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Minichromosome maintenance protein 2 (MCM2) is a stronger discriminator of increased proliferation in mucosa adjacent to colorectal cancer than Ki-67

Abstract

Background: Loss of control of mucosal crypt cell proliferation resulting in a hyperproliferative field change occurs early in the adenoma-carcinoma sequence. Ki-67, the current gold-standard marker of cellular proliferation, is a cell cycle protein that may lack sensitivity in demonstrating altered mucosal crypt cell dynamics. Minichromosome maintenance protein 2 (MCM2) has a specific role in DNA replication and has been proposed as a new marker for screening for colorectal cancer.

Aim: To compare the expression of Ki-67 with that of MCM2 in colorectal mucosa associated with colorectal cancer.

Methods: Ki-67 and MCM2 immunostaining was performed on serial sections taken from formalin-fixed, paraffin-embedded specimens. Labelling indices were calculated by counting the proportion of positively stained nuclei in representative areas of adenocarcinoma, and in equivalent superficial, middle and basal crypt compartments of mucosa sampled 1 cm from tumour (Ca1) and 10 cm from tumour (Ca10).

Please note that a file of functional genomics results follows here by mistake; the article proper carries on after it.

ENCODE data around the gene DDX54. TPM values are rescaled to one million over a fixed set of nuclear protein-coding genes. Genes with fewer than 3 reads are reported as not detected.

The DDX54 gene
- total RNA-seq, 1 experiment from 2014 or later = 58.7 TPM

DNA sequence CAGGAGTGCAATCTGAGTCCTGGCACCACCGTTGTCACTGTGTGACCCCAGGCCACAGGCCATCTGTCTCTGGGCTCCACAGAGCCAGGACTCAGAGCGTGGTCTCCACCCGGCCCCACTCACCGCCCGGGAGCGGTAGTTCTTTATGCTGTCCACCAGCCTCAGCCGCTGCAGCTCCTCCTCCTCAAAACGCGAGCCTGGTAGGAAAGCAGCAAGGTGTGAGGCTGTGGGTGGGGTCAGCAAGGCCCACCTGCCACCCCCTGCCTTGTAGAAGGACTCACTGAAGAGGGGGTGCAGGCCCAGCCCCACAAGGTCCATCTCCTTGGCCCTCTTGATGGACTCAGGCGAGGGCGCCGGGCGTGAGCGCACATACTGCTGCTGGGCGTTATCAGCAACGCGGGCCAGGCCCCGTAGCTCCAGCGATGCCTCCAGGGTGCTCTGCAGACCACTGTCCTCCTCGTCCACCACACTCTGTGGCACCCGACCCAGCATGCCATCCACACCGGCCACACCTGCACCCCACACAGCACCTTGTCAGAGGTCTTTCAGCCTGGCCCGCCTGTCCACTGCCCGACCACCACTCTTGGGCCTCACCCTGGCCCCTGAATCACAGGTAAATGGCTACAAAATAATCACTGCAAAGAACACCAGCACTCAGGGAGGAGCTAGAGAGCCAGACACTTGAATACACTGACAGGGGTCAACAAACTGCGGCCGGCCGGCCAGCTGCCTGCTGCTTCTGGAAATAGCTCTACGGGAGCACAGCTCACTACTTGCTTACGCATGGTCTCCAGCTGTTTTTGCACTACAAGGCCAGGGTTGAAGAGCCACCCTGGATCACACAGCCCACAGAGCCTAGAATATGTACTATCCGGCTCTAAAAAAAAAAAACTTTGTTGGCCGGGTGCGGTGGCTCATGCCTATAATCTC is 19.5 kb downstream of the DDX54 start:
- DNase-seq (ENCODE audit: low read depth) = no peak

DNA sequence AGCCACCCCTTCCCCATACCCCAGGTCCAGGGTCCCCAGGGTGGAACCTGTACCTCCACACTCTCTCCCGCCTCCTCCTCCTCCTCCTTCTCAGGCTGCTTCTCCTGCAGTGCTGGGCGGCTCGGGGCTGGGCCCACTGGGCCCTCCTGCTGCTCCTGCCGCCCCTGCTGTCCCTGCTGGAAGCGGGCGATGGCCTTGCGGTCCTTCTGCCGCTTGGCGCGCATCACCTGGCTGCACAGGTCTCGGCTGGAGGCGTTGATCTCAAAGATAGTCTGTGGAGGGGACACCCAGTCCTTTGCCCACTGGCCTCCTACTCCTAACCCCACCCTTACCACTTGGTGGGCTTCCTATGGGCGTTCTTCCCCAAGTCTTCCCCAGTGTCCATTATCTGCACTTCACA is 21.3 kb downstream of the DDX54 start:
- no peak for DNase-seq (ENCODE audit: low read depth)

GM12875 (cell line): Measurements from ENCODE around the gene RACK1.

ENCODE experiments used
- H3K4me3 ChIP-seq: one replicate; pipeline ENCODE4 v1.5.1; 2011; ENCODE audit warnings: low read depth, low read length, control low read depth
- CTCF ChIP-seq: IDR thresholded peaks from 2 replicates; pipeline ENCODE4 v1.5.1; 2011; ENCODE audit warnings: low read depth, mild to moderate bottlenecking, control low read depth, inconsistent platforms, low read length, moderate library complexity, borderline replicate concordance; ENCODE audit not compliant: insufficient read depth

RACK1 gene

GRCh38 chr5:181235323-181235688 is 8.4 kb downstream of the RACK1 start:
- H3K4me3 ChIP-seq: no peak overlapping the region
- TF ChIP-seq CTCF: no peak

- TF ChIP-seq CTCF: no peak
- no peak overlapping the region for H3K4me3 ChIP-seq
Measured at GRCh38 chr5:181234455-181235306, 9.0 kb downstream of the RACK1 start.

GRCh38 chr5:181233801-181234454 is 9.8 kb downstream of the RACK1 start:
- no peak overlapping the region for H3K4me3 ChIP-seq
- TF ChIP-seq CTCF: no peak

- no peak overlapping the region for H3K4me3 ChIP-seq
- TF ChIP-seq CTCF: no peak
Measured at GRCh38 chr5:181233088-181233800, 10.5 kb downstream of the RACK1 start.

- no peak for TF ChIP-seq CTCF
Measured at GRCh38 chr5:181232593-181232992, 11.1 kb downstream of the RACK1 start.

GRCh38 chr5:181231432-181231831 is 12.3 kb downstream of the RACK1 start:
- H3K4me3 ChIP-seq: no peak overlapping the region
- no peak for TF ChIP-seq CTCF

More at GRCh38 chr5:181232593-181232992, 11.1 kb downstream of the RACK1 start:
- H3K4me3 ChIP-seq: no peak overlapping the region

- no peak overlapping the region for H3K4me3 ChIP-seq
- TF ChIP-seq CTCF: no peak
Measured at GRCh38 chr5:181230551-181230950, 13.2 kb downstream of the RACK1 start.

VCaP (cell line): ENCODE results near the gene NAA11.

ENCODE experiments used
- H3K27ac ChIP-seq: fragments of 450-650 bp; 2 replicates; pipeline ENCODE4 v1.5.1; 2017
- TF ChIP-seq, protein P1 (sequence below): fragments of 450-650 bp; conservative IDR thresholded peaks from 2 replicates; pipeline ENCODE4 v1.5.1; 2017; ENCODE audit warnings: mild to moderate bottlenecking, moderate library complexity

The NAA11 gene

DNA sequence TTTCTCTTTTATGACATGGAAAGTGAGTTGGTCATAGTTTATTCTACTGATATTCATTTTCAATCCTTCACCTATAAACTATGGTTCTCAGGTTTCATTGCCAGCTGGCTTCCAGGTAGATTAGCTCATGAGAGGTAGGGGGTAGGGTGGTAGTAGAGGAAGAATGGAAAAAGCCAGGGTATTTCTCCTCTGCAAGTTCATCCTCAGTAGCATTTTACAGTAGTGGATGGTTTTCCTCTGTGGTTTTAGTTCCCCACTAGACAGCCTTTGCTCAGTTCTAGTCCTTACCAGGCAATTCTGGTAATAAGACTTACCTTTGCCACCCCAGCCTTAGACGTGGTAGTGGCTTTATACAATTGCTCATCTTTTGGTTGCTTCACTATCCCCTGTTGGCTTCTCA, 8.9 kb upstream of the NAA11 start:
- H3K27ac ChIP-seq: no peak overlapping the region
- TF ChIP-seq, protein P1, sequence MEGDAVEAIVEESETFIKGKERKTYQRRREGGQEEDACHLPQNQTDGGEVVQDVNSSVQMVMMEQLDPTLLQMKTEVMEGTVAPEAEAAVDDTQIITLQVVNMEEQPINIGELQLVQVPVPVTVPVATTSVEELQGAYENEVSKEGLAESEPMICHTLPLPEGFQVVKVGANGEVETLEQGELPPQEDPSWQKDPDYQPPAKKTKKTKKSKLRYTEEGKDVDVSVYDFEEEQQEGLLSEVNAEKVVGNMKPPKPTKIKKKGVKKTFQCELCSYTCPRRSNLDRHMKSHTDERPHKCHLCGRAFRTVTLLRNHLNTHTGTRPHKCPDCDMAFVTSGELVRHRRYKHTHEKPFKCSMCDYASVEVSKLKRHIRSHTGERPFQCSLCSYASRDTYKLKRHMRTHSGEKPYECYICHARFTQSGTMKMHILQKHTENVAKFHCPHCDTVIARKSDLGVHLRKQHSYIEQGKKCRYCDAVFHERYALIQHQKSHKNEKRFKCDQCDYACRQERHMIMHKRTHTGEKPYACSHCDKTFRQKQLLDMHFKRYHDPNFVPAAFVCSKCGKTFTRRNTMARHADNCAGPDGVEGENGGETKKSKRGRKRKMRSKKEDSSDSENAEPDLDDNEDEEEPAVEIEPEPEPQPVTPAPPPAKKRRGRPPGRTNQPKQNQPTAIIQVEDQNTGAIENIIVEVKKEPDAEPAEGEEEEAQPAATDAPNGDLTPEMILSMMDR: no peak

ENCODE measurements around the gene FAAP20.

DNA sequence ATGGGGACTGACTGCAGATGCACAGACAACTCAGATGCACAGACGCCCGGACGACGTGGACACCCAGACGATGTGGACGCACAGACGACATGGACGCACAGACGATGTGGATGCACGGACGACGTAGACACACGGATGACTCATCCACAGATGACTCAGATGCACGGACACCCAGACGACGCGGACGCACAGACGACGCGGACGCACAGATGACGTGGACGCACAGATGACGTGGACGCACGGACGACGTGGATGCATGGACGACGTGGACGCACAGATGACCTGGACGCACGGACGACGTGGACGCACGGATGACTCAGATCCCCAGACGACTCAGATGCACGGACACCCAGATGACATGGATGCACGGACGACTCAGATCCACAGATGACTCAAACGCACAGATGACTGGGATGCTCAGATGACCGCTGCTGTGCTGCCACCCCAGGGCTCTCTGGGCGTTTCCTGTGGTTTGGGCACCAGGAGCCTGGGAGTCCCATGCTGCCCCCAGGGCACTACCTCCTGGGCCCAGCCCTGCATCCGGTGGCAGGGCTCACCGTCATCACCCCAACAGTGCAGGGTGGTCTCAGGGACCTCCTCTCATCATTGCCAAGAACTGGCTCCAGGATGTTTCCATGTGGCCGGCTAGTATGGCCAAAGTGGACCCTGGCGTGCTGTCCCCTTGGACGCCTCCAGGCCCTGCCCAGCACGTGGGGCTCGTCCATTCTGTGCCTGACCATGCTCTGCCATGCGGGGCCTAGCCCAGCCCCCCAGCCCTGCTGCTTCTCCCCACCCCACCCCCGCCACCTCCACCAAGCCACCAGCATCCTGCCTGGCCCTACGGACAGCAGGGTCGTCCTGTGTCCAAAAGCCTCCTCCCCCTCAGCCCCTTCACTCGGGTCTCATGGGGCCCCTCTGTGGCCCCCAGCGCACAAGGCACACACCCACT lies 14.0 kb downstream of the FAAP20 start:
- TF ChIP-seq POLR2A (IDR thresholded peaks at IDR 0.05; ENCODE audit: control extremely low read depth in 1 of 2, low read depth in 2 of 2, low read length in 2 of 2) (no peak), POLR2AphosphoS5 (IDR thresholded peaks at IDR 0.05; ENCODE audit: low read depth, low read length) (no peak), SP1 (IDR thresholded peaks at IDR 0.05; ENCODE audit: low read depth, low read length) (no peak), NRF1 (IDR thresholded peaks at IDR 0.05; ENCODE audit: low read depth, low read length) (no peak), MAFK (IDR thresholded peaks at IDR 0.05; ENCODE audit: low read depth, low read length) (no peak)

Results: Specimens were obtained from 43 patients (27 adenocarcinoma, 16 no-cancer controls). Most nuclei in specimens of adenocarcinoma stained positively for MCM2 and Ki-67. In Ca1 and Ca10 samples, significantly greater staining of MCM2 than Ki-67 was seen in all crypt compartments. Receiver operator characteristic curve analysis suggested that proliferation changes (assessed by either MCM2 or Ki-67 staining) in Ca10, but not in Ca1, mucosa significantly predicted origin from a carcinoma-associated colon.

Conclusions: MCM2 was more sensitive than Ki-67 in identifying colorectal mucosal proliferation. Increased proliferation (assessed by either MCM2 or Ki-67 staining) in mucosa at 10 cm, but not at 1 cm, from carcinoma significantly predicted origin from a carcinoma-associated colon.

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